How Jerusalem Rabbis Used Kabbalistic Magic to Try to Defeat Hitler

In the 1930s, Jerusalem had become a major center for the study of Kabbalah, bringing together scholars from throughout Eastern Europe and the Middle East. As news of Adolf Hitler’s designs on the Jews arrived in the Land of Israel, some of these rabbis began to consider esoteric rituals and incantations to thwart those plans. Taking action began to seem all the more urgent in the summer of 1940, when German forces were moving across Egypt toward Palestine. Drawing on scattered evidence and sources, Yuval Harari describes these attempts, including the most dramatic and controversial, which took place in 1942:

The plan of the kabbalists, which may indeed have awakened reservations even at this time of great distress, [involved one] Rabbi Shimon Tsvi Horowitz, among the founders of the kabbalistic yeshiva Sha’ar ha-Shamayim in Jerusalem. [Two of the main sources] describe an attack against Horowitz at the synagogue accusing him of witchcraft and idolatry. . . .

Sent on the mission were Rabbi Horowitz and Ḥakham Tsaddok Yihiyah Cohen, who boarded a military airplane with four cocks “white as snow” as the plane circled over the borders of the Land Israel—north, south, east, and west. They read special prayers [composed by the great 18th-century Yemenite-Jerusalemite sage] Shalom Sharabi, slaughtered one cock at each point of the compass, spraying its blood from the air over the land. . . .

The planned circular route included a flight along the coast of Israel and Egypt up to Alexandria, southward along the Suez Canal, landing for refueling, onward to Aqaba, and northward to the Dead Sea along the Jordan River up to Jerusalem. Since the blood was meant to be sprayed along the route, the door of one of the plane’s loading docks was removed, a net was set in place to prevent falls, and the flight departed. The rabbis, who were covered in the fowls’ blood because of the air sucked into the plane, . . . recited psalms and prayers the entire time. . . . At the end of the flight, the rabbis gave the crew some money “for beer,” and that was the end.

By contrast, the distinguished Iraqi kabbalist Rabbi Salman Mutzafi stated that he had been approached by fellow Jerusalemites to pronounce a curse against Hitler, but decided against it after being warned in a dream against doing so. The German-born historian of Jewish mysticism Gershom Scholem, who also lived in Jerusalem during World War II, was likewise visited by local sages interested in learning magical secrets to use against the Nazis, but he demurred. In the fall of 1942, German forces in Egypt were defeated at the battle of el-Alamein, and Palestine was no longer in immediate danger.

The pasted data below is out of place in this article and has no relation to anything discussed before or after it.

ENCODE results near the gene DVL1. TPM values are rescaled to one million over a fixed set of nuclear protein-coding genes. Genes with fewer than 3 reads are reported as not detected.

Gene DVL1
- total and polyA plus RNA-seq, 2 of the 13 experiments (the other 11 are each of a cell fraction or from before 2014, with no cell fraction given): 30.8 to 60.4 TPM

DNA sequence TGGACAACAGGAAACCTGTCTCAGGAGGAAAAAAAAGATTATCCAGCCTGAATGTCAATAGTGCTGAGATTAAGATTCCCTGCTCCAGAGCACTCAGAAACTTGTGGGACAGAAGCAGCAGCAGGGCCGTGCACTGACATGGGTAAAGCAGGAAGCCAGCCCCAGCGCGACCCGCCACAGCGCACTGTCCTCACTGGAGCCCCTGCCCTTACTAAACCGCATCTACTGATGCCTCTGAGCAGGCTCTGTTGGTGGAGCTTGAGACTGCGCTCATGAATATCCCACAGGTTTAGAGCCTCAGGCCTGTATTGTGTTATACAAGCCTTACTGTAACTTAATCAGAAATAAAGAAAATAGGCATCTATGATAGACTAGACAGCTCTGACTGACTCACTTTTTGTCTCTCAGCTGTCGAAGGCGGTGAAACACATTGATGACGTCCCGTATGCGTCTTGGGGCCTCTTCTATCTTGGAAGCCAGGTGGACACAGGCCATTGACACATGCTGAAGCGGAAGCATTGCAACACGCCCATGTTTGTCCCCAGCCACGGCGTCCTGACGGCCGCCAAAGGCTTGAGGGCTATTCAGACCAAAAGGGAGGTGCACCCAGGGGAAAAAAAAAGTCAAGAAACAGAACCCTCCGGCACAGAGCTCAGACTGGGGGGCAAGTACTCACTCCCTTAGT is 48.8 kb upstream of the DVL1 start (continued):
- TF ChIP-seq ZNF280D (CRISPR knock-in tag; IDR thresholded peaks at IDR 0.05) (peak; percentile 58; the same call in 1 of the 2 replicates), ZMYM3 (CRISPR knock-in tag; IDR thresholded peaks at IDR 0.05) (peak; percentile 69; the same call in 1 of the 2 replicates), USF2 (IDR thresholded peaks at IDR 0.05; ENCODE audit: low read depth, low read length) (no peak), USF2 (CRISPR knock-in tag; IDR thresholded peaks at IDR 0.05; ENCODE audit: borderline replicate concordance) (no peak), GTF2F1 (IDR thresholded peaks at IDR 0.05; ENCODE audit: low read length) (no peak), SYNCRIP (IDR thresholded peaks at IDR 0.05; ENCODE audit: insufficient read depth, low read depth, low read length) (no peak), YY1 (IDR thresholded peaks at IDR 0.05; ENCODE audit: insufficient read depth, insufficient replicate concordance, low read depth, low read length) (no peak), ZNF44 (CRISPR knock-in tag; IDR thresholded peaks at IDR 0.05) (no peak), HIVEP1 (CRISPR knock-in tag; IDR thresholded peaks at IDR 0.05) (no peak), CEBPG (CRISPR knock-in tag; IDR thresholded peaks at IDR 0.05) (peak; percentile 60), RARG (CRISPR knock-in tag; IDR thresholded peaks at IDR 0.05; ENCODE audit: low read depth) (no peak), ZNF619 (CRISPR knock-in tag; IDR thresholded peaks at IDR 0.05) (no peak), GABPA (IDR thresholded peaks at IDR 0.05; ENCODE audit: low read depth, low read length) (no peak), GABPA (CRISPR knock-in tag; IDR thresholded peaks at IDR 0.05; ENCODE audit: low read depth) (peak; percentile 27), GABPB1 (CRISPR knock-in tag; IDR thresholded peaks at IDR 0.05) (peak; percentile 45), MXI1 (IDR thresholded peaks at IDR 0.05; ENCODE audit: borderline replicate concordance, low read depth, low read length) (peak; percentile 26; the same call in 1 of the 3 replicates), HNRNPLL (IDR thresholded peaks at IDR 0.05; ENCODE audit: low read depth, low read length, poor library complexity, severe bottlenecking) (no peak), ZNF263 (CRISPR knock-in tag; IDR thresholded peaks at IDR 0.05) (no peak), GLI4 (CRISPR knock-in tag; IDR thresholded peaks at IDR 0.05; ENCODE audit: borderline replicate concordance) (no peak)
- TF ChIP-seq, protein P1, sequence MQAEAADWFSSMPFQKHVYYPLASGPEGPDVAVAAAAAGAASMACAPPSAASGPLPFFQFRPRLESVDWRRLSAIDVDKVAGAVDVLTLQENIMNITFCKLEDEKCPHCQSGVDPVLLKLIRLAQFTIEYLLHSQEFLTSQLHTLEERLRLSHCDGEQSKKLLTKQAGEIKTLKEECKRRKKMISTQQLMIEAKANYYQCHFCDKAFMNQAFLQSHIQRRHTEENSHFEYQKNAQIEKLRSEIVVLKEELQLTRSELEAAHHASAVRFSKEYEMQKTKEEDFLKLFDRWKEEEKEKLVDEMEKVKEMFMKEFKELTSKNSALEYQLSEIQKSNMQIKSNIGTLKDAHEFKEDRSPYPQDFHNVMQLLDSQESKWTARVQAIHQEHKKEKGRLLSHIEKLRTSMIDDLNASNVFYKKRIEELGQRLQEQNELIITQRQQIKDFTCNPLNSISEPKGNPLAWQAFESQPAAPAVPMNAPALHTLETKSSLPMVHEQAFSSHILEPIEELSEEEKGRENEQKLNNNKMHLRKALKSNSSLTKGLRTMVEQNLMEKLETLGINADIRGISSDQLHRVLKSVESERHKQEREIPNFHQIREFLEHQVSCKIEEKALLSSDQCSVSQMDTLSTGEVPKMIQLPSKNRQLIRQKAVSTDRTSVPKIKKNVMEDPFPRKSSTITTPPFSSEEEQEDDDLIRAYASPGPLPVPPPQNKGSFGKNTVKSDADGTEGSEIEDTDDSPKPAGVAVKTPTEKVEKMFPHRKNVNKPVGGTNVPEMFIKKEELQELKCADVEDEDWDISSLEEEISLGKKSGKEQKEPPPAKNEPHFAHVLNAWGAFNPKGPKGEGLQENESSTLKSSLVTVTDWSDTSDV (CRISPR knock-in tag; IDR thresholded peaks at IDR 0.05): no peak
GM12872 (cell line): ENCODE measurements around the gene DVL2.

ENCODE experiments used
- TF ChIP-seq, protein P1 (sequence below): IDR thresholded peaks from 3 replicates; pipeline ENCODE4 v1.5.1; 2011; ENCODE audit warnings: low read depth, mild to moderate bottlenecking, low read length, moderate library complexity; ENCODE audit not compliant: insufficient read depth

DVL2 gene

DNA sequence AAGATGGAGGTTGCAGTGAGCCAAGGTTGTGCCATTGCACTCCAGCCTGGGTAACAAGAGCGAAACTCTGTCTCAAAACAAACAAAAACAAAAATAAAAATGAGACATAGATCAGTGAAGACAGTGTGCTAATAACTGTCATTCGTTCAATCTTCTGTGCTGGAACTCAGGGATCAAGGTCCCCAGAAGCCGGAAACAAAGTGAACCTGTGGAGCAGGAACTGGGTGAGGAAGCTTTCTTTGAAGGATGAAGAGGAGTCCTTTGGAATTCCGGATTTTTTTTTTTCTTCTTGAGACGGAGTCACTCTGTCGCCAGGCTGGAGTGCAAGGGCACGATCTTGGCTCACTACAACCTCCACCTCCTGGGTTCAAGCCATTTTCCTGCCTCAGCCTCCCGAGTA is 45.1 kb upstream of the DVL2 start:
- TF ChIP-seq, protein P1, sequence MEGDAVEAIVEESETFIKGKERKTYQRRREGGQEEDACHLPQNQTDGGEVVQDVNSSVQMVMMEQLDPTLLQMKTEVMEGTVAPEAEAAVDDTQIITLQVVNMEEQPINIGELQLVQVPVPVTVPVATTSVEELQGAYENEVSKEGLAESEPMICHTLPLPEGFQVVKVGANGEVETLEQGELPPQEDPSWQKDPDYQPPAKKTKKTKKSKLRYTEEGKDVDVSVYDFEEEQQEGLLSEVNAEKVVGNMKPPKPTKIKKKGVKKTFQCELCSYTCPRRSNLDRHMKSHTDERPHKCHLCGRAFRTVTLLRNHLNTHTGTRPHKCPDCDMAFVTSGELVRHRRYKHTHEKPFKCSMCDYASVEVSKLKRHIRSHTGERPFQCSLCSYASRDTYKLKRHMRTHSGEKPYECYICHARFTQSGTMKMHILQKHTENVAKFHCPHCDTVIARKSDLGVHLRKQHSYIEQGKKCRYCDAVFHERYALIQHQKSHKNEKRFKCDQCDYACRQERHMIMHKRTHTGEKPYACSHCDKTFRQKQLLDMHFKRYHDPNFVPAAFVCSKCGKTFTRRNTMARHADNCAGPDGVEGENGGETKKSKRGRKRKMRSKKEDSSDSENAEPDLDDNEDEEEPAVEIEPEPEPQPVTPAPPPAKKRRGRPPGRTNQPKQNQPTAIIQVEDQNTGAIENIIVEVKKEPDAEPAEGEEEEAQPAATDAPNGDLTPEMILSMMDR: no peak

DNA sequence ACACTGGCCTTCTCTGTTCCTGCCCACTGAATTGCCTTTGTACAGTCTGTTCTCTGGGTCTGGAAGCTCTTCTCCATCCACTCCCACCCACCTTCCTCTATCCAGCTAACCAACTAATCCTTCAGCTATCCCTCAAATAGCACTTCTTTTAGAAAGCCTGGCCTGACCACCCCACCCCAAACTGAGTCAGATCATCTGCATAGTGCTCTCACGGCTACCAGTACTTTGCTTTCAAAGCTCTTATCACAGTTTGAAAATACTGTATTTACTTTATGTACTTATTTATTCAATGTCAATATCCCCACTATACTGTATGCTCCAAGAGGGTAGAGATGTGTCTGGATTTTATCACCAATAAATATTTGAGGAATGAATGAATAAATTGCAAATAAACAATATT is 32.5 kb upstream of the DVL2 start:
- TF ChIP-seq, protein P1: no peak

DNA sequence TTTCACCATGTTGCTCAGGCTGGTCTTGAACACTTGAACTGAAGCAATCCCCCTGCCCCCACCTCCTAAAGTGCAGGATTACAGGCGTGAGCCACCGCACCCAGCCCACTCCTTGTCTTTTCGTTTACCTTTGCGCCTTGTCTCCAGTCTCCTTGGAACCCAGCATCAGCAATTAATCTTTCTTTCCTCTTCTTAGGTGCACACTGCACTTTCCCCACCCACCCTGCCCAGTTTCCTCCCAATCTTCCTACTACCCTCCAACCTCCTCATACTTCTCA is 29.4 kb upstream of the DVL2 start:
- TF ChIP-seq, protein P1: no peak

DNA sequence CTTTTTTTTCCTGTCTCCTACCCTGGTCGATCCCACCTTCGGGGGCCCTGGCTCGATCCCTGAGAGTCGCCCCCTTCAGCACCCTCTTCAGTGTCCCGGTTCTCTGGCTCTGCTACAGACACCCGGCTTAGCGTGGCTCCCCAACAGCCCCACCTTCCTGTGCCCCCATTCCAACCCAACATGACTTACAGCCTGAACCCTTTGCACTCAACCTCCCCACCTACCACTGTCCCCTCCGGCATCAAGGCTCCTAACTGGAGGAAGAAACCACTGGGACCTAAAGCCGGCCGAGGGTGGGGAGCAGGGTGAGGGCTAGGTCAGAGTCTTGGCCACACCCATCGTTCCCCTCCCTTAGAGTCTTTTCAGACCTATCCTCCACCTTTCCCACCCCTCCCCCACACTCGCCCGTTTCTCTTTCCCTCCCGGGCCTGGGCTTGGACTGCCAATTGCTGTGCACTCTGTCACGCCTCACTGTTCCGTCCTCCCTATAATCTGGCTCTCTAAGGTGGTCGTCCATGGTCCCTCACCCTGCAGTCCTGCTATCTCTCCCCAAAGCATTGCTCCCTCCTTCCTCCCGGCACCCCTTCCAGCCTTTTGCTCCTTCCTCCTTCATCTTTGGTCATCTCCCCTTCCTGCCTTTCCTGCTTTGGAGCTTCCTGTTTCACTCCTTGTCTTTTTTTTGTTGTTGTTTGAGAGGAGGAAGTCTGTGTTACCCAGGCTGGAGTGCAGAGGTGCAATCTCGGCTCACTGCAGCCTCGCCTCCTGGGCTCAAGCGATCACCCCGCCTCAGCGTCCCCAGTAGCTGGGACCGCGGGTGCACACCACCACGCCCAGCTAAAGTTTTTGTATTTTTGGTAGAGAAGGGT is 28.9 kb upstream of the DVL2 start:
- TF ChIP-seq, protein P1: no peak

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Read more at Tablet

More about: Adolf Hitler, Gershom Scholem, Kabbalah, Magic, World War II

The Arab Press Blames Iran Rather Than Israel for Gaza’s Woes

Following the fighting between Israel and Islamic Jihad over the weekend, many journalists and commentators in Bahrain, the United Arab Emirates, and Saudi Arabia didn’t rush to condemn the Jewish state. Instead, as the translators at the Middle East Media Research Institute (MEMRI) note, they criticized the terrorist group for “operating in service of Iranian interests and thus inflicting suffering on the Gaza Strip’s residents.” One Saudi intellectual, Turki al-Hamad, wrote the following on Twitter:

It is apparent that, if at one time any confrontation between Israel and the Palestinian organizations would attract world and Arab attention and provoke a wave of anger [against Israel], today it does not shock most Arabs and most of the world’s [countries]. Furthermore, even a sense of human solidarity [with the Palestinians] has become rare and embarrassing, raising the question, “Why [is this happening] and who is to blame?”

I believe that the main reason is the lack of confidence in all the Palestinian leaders. . . . From the Arabs’ and the world’s perspective, it is already clear that these leaders are manipulating the [Palestinian] cause out of self-interest and diplomatic, economic, or even personal motives, and that the Palestinian issue is completely unconnected to this. The Palestinian cause has become a bargaining chip in the hands of these and other organizations and states headed by the [Iranian] ayatollah regime.

A, article in a major Arabic-language newspaper took a similar approach:

In a lengthy front-page report on August 7, the London-based UAE daily Al-Arab criticized Islamic Jihad, writing that “Gaza again became an arena for the settling of accounts between Iran and Israel, while the Palestinian citizens are the ones paying the price.” It added that Iran does not want to confront Israel directly for its bombings in Syria and its attacks on Iranian scientists and nuclear facilities.

“The war in Gaza is not the first, nor will it be the last. But it proves . . . that Iran is exploiting Gaza as it exploits Lebanon, in order to strengthen its hand in negotiations with the West. We all know that Iran hasn’t fired a single bullet at Israel, and it also will not do this to defend Gaza or Lebanon.”

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Read more at MEMRI

More about: Gaza Strip, Iran, Islamic Jihad, Israel-Arab relations, Persian Gulf